Cities across Europe, including Birmingham, Calais, Prague, Dresden, Dublin and Amsterdam, witnessed rallies on Saturday by the German anti-Islam movement Pegida. The marches were organised in protest at the influx of refugees and migrants from the Middle East and Africa, many fleeing civil war and poverty.
Former English Defence League chief Tommy Robinson, now part of Pegida’s UK chapter, organised the UK march. "The growing influence Islam has on society is not good for society,” he told around protesters at the group’s inaugural rally. “The more Islam the less freedom, that's a reality."
According to The Guardian, some of the Birmingham demonstrators held placards lauding Donald Trump, the Republican presidential candidate who in November called for a halt to all Muslim immigration into the US.
Robinson said: “As we set off at 2pm, people set off in Germany, in Holland, in Bulgaria, in the Czech Republic, in Belgium, in Poland. Our opposition will say you achieved nothing today – the whole of Europe is talking about this debate right now thanks to every single person in Europe that’s taken part in it.”
Some 60 anti-fascism activists staged a counter protester, the groups kept separate by local police.
Pegida, which stands for ‘Patriotic Europeans Against the Islamisation of the West,’ grew out of a far right backlash against asylum seekers in Dresden in 2014, and used growing fear over the migrant crisis to expand its membership beyond German shores.
The group has gathered particular momentum in Germany, which saw an influx of more than a million migrants last year. Pegida supporters claim German Chancellor Angela Merkel’s open door policy is folly, highlighting the alleged involvement of migrants in the Cologne attacks on New Year’s Eve as proof.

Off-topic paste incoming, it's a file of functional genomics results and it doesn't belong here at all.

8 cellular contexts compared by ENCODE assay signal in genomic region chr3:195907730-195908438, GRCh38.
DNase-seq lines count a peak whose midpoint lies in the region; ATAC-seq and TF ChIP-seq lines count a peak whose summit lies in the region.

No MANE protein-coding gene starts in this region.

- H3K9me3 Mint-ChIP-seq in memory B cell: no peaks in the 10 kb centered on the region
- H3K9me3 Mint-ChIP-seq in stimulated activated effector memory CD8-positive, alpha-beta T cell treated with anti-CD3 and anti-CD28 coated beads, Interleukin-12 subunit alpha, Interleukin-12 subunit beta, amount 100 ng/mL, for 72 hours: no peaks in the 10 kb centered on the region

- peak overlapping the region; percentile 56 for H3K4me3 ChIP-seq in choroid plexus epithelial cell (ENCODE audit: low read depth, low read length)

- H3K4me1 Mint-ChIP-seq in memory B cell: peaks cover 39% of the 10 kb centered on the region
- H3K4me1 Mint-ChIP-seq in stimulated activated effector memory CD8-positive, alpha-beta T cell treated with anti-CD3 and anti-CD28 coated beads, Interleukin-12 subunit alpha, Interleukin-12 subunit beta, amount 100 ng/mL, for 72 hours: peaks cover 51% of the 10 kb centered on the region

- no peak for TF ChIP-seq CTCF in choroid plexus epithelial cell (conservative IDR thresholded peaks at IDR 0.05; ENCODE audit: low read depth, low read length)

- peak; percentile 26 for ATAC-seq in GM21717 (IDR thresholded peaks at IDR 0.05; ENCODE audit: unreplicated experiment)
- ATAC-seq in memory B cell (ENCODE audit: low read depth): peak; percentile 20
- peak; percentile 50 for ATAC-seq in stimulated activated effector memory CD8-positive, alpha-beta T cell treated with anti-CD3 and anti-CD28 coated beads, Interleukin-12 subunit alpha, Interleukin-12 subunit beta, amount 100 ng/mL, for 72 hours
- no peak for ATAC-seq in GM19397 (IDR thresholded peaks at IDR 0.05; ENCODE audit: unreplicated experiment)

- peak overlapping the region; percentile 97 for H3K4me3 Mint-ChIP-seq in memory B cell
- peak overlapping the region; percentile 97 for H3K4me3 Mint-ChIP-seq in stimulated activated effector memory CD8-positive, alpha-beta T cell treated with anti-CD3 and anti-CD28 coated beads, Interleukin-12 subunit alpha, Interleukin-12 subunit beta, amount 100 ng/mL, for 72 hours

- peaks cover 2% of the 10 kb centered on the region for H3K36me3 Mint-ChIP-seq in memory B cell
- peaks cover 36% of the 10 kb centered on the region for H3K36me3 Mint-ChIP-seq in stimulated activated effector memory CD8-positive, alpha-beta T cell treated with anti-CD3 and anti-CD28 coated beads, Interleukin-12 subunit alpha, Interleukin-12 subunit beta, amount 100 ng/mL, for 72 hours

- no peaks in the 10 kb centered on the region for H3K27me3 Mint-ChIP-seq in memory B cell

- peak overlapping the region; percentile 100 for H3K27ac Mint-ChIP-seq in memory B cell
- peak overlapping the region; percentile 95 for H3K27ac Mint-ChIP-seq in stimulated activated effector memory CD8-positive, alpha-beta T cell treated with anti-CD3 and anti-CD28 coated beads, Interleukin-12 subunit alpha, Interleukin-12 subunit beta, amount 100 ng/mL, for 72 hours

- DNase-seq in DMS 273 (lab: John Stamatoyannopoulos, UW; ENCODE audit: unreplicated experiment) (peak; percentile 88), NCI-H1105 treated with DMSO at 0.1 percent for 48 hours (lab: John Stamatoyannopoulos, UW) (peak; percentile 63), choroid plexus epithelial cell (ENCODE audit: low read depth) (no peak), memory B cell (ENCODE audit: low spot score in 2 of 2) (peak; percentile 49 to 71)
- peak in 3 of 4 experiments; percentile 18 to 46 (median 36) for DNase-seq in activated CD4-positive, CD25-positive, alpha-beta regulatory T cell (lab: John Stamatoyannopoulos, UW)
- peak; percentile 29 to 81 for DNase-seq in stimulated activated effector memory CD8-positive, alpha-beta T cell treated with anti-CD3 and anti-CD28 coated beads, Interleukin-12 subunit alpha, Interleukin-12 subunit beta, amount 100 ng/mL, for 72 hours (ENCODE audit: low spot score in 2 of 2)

More than 8,000 demonstrators marched through Dresden on Saturday. Reported by Reuters, Pegida member Siegfried Daebritz told the large crowd on the banks of the River Elbe, “We must succeed in guarding and controlling Europe's external borders as well as its internal borders once again"
Several hundred counter protesters staged a rally opposing the anti-immigrant message.
Trouble flared at a much smaller gathering in Calais, northern France. The city has witnessed rising tensions between the local population and the migrants living in tented camps also know as “the jungle.” French police said 12 people were arrested after hundreds turned up to a protest that local authorities had banned.
In Prague, 2,000 people took part in a similar protest, which was met by anti-Pegida demonstrators. In Warsaw, hundreds marched, many waving Polish flags, while around 200 gathered in the Dutch city of Amsterdam.
Scuffles broke out in Dublin as the anti-Islamisation group launched in the Republic of Ireland. Several hundred anti-fascist campaigners came out in protest at the launch. Sinn Fein MEP Lynn Boylan told an anti-racism rally: " We are standing shoulder to shoulder in solidarity to show that there is no place in Ireland for racism and Islamophobia."
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